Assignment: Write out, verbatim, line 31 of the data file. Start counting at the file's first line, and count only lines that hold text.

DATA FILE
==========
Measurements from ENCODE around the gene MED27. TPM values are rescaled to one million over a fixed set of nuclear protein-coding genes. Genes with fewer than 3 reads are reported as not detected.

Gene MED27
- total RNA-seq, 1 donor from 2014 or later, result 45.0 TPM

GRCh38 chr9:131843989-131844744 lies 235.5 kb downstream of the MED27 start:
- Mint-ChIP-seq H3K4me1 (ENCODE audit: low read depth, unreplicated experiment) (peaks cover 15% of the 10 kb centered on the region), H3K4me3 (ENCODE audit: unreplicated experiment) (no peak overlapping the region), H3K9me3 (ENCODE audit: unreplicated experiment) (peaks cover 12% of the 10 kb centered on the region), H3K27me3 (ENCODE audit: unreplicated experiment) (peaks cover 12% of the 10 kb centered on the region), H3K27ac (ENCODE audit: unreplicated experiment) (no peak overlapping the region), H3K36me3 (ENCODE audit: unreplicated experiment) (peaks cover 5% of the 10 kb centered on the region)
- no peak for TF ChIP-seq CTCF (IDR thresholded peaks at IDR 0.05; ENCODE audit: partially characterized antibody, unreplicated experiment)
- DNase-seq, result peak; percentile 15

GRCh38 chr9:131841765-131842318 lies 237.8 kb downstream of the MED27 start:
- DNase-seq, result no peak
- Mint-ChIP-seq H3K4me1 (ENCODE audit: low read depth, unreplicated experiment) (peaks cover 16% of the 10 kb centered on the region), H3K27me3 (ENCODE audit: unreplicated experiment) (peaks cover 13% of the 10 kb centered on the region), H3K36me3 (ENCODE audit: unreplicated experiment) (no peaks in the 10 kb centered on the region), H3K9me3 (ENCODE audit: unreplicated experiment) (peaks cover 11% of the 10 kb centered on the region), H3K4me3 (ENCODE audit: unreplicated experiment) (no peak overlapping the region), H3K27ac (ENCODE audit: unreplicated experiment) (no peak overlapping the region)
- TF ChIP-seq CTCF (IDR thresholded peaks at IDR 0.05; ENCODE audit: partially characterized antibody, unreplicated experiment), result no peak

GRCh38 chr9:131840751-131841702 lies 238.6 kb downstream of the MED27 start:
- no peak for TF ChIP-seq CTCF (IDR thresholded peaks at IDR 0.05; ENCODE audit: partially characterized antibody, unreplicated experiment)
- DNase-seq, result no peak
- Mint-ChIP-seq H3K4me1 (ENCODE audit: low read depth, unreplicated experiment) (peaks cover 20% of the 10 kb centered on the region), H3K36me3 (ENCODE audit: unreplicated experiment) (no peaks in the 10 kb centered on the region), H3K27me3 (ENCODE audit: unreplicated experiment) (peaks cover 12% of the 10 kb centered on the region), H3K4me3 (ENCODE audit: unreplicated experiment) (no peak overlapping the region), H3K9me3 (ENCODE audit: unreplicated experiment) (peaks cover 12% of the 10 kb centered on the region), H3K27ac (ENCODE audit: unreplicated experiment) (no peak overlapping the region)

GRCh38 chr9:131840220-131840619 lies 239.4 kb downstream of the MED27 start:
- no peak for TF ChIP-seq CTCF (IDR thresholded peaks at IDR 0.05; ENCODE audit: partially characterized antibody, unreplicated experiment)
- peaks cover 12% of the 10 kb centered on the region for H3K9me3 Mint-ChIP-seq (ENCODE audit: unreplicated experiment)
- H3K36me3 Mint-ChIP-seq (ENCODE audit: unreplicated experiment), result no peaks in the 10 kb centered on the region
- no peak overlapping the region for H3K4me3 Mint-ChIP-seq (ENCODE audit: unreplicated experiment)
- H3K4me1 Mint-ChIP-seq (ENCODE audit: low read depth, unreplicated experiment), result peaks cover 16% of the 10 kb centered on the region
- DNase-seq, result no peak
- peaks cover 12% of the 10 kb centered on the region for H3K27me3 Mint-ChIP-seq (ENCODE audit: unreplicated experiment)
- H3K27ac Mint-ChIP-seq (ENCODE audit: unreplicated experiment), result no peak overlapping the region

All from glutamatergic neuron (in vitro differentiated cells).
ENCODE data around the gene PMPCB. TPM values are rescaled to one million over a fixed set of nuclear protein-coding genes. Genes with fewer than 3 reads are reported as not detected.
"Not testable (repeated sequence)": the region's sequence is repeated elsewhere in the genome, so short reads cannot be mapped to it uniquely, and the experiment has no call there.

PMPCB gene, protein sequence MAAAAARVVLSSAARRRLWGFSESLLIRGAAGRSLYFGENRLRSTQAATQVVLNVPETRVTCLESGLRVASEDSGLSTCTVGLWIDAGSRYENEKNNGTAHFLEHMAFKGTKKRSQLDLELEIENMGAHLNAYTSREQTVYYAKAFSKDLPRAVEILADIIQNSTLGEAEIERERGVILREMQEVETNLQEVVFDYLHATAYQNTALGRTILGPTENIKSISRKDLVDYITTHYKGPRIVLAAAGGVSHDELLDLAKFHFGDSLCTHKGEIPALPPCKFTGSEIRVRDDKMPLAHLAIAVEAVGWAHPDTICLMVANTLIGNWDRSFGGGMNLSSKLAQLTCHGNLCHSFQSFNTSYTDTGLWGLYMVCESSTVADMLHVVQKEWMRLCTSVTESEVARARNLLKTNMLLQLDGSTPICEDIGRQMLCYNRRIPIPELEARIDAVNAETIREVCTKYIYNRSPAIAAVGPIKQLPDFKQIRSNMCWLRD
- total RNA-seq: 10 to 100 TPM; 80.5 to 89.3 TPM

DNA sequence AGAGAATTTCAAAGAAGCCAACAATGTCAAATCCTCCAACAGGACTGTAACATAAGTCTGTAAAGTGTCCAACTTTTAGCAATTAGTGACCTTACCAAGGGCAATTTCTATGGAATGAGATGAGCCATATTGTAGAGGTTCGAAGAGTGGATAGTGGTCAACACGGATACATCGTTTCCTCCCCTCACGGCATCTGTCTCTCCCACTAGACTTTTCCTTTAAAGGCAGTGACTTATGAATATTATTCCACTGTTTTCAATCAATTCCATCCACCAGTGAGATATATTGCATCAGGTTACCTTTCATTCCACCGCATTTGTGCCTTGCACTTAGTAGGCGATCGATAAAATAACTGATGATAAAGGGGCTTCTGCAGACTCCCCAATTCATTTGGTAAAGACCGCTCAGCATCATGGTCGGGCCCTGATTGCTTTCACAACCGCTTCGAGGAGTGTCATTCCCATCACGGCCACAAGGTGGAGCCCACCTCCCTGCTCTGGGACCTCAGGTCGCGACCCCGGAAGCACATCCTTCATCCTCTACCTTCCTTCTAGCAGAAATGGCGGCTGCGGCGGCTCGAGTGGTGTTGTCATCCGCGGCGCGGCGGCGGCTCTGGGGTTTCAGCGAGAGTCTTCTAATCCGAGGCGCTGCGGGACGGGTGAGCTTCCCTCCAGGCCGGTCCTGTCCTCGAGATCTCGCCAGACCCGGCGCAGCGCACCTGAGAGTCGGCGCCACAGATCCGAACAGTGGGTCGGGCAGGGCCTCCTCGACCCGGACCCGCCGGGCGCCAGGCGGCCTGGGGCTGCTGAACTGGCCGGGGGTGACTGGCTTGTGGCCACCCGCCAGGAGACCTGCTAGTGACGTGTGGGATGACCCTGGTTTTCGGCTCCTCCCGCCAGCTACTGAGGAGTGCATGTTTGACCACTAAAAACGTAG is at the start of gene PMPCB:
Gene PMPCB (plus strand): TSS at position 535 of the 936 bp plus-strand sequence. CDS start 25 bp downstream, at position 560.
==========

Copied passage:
Gene PMPCB (plus strand): TSS at position 535 of the 936 bp plus-strand sequence. CDS start 25 bp downstream, at position 560.